The movies have a profound influence on the lingua franca of the moment, and post-Uri conversations are now routinely peppered with “How’s the Josh?” The quintessential soldier’s bravado has curried favour and expression by none other than defence minister Nirmala Sitharaman herself, who insisted on its immediate invocation after a screening of Uri at a movie hall, as indeed to a state chief minister who poked a mocking pun at his political opponent by asking “How’s the Khauf (fear)?”
The entire country appears to be in the throes of celebrating the feats of real-life heroes who wear the “uniform”. The emotional traction for the “uniform” has propelled the film, Uri, made on a relatively modest budget, to spiral into a superhit stratosphere, confirming the rock-solid imagery of the Indian soldier in the public imagination. Yet, not all “uniforms” are publicly perceived in the same way or draw the same conclusions — the concurrent optics of the wholly avoidable slugfest between the Kolkata Police and the sleuths of the Central Bureau of Investigation posited a very different narrative that is afforded on another set of “uniforms”.
The two basic sets of “uniform” that define the Indian security framework are those of the ostensibly externally-facing Indian Armed Forces (Army, Navy, Air Force) and those of the internally-facing policing services, (including various state police forces, specialised policing agencies like the IB and the CBI, and the Central armed police forces like the BSF, CRPF, ITBP, and so on). Even though the operational realm is clearly defined, it’s getting increasingly diffused, with the Army requisitioned more and more for tackling multiple internal insurgencies and civic breakdowns — the flow of morphed responsibilities is essentially unidirectional. The supposedly external-facing elements of the armed forces are additionally getting burdened with maintaining peace and security in the hinterland, owing to sub-optimal performance of the internal-facing policing services.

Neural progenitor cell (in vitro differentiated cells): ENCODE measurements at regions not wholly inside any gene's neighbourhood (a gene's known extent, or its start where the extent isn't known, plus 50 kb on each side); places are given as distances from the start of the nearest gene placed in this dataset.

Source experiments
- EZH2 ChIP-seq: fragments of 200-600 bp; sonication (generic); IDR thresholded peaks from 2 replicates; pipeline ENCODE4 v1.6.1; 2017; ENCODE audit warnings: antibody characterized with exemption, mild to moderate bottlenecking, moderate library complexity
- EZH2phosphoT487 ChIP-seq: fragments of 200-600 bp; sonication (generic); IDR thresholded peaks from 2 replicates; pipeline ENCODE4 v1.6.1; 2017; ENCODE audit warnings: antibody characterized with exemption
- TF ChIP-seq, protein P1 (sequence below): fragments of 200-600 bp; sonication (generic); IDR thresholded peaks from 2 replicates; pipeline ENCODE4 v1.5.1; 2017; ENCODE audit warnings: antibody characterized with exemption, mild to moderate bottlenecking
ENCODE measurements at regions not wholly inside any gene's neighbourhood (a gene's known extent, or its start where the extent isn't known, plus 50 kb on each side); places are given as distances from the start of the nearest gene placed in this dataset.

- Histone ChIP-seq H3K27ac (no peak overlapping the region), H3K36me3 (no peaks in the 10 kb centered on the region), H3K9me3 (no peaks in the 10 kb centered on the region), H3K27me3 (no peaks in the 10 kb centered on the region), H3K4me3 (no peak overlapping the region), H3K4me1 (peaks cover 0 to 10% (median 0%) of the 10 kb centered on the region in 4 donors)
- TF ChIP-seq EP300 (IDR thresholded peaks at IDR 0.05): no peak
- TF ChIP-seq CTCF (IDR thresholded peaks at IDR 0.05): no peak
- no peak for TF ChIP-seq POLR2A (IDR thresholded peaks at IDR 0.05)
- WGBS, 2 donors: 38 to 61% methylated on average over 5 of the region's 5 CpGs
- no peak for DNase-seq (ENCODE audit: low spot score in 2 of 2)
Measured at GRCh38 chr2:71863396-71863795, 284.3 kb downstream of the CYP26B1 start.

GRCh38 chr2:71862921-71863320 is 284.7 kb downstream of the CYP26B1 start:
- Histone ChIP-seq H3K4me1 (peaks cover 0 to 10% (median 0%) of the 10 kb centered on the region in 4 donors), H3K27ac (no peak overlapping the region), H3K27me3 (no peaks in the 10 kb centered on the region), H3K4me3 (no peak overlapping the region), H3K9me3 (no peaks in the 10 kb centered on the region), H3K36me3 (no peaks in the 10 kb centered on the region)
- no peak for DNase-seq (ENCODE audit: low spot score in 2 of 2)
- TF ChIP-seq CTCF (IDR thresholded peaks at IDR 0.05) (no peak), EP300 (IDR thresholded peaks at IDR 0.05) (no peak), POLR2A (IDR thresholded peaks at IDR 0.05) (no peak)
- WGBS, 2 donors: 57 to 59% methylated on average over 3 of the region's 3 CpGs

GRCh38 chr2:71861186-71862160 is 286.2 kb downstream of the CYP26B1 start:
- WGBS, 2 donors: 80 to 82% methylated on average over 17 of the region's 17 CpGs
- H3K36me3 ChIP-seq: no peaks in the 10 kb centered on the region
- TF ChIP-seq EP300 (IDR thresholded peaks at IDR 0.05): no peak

The phenomenon of the Indian Army conducting “flag marches” are visible well beyond the conflict zones of Jammu and Kashmir and the Northeast, and can be seen in places like Muzaffarnagar, Saharanpur and even Panchkula. The blunt efficacy and professional presence of an Army column stands in sharp contrast to the invariable meltdown of a police posse that disintegrates in high-pressure situations due to lack of leadership, training and ethos that are necessary to address the situational crisis. The internal engagement of the armed forces were traditionally limited and specific, after which it reverted back to its “barracks”, whereas the societal engagement of police forces are by design more integrated and embedded in the daily life of the citizenry. The “barrackised” isolation of the armed forces affords it some insulation from the larger societal morass that afflict civil society. Thus, it is this fear of extended civilian commitments, their intrusion into the cantonments and the politicisation of the armed forces that is a matter of rising concern, as it can damage the apolitical ethos, regimented discipline and kinetic abilities of the armed forces.